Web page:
On examination, he has a hoarse voice and a ligature mark in zone 1 of the neck. Neurological examination is normal.
CT angiogram of the neck reveals a dissection of the carotid artery.
How should this injury be managed?
Right Carotid Artery Dissection with true lumen demonstrated with contrast.
- This is an injury which is more common than previously recognized, and is seen in up to 2% of patients screened for the disease.
- Screening is recommended for patients with severe cervical hyperextension/ rotation injury, basilar skull fracture, severe cervical spine fracture and facial fractures, DAI and GCS < 6 with focal neurological signs.
- Grading system; Grade 1 < 25% narrowing, Grade 2 > 25% narrowing, grade 3 pseudoaneurysm, grade 4 thrombosis, grade 5 transection with extravasation.
- Most patients are asymptomatic initially with development of symptoms on average 24 hours after injury.
- Mortality rates is 30%, survivors have a 60% morbidity related to stroke.
- Cothren et al demonstrated no ischaemic complications in patients who were anticoagulated, and a 49% stroke rate in patients who were not anticoagulated.
- High grade dissections or those with early neurological symptoms should be considered as candidates for open surgical repair or endovascular stenting.
OHCA is a condition with a poor prognosis, with the most common precipitant being IHD.
One of the major decisions in patients who have had ROSC following OHCA is whether to proceed to the cath lab for angiography. Traditionally, this decision has been based on ECG changes, but a new systematic review suggests that we should be more liberal in our interventions.
Larsen JM, Ravkilde J. Acute coronory angiography in patients resuscitated from out of hospital cardiac arrest - A systematic review and meta-analysis. Resuscitation. 2012; 83(12) 1427-1433.
Aim; To make a systematic review addressing the question: “In patients with return of spontaneous circulation following out-of-hospital cardiac arrest, does acute coronary angiography with coronary intervention improve survival compared to conventional treatment?”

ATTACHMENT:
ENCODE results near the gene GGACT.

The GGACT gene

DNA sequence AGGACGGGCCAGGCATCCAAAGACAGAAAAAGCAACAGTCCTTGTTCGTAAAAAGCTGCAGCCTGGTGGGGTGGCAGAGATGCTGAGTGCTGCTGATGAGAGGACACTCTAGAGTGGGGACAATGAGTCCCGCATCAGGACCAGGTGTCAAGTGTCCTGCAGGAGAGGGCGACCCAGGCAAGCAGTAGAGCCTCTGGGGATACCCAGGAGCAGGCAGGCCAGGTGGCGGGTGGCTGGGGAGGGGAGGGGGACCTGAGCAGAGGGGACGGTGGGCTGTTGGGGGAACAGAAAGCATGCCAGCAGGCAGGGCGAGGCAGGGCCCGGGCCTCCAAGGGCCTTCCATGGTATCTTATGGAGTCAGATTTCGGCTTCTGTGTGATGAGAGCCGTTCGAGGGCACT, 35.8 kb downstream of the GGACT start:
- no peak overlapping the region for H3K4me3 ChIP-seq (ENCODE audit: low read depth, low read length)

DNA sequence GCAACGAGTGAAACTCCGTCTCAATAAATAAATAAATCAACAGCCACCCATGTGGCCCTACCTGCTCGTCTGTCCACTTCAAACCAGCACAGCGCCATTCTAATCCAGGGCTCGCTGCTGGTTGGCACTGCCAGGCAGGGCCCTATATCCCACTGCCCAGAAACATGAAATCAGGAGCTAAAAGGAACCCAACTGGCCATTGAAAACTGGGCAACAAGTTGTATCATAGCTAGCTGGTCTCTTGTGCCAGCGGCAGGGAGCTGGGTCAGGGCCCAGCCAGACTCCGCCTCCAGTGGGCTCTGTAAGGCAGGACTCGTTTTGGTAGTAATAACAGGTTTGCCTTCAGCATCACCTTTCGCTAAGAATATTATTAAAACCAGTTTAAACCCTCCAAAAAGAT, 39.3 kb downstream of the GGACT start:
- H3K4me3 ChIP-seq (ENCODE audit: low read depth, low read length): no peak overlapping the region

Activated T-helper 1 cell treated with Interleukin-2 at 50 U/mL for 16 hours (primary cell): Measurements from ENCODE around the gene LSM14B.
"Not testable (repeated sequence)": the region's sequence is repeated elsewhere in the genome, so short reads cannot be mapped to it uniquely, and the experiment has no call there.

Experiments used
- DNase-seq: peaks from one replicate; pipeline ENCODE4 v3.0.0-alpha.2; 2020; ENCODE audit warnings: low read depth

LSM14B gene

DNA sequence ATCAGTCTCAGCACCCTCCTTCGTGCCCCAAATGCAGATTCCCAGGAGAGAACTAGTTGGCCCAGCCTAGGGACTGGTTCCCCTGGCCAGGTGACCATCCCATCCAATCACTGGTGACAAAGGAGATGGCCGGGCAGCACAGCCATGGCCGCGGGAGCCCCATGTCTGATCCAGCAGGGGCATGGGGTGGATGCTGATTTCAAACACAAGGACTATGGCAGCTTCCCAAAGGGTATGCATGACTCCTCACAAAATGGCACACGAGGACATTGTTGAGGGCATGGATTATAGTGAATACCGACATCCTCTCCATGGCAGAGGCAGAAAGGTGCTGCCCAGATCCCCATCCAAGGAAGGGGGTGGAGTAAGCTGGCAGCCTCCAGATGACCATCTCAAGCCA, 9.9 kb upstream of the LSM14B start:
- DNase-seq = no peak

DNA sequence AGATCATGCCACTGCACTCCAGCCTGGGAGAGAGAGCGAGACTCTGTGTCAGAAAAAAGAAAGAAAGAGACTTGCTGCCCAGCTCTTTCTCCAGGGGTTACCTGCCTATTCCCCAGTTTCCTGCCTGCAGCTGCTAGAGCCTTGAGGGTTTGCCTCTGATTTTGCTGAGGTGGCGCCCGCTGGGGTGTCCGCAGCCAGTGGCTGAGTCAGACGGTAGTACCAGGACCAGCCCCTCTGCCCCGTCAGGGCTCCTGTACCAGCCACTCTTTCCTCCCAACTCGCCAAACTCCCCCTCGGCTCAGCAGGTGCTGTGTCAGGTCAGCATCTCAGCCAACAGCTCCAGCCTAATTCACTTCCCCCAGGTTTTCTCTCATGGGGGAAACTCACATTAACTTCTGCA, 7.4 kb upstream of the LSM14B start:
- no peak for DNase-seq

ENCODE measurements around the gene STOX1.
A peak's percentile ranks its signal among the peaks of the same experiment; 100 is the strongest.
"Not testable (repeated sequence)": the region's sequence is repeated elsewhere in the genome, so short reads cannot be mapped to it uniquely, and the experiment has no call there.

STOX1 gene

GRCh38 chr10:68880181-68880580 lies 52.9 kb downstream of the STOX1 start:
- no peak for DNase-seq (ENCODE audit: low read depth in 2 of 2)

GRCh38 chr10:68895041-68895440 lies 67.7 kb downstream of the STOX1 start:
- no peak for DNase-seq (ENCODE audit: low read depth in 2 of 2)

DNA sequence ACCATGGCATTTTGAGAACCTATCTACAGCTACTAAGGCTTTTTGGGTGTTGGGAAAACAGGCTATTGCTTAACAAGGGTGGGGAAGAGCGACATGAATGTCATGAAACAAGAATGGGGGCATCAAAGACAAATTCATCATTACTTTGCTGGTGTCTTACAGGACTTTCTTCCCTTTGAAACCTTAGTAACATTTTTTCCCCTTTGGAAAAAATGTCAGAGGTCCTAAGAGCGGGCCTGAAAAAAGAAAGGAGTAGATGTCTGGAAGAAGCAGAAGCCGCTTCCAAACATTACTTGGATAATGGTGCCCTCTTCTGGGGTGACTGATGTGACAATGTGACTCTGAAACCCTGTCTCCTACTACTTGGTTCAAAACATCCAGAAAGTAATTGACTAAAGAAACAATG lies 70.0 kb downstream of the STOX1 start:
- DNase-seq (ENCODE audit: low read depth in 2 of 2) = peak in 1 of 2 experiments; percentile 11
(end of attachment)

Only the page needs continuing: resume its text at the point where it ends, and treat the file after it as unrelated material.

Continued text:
Methods; Peer reviewed articles written in English with relevant prognostic data were included. Comparison studies on patients with and without acute coronary angiography were pooled in a meta-analysis.
Results; Thirty-two non-randomised studies were included of which 22 were case-series without patients with conservative treatment. Seven studies with specific efforts to control confounding had statistical evidence to support the use of acute coronary angiography following resuscitation from out-of-hospital cardiac arrest. The remaining 25 studies were considered neutral. Following acute coronary angiography, the survival to hospital discharge, 30 days or six months ranged from 23% to 86%. In patients without an obvious non-cardiac aetiology, the prevalence of significant coronary artery disease ranged from 59% to 71%. Electrocardiographic findings were unreliable for identifying angiographic findings of acute coronary syndrome. Ten comparison studies demonstrated a pooled unadjusted odds ratio for survival of 2.78 (1.89; 4.10) favouring acute coronary angiography.
Conclusion; No randomised studies exist on acute coronary angiography following out-of-hospital cardiac arrest. An increasing number of observational studies support feasibility and a possible survival benefit of an early invasive approach.
In patients without an obvious non-cardiac aetiology, acute coronary angiography should be strongly considered irrespective of electrocardiographic findings due to a high prevalence of coronary artery disease.
The utility of drugs in resuscitation of patients with OHCA remains unclear. There is an increasing amount of literature that does not show a survival benefit for drugs in all forms of cardiac arrest (VF/VT, Asystole, PEA).
This study, while it's main focus was on the variable drug use in OHCA also showed no survival benefit with lignocaine and amiodarone for VF / VT or atropine, sodium bicarbonate and adrenaline in asystole or PEA.